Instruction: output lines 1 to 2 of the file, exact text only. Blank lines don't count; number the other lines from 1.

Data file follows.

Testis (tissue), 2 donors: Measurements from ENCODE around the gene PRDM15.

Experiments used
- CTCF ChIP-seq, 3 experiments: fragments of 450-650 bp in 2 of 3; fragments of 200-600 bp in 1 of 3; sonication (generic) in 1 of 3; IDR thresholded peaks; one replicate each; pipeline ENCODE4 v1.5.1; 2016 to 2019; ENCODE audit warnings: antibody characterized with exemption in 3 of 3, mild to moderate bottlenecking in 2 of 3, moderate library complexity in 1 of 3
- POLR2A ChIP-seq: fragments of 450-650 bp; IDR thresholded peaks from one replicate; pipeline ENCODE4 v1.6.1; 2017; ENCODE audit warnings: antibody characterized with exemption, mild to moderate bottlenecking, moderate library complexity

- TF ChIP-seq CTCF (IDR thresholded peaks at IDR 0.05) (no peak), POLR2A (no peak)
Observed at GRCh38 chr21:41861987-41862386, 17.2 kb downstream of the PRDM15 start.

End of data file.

Testis (tissue), 2 donors: Measurements from ENCODE around the gene PRDM15.

Experiments used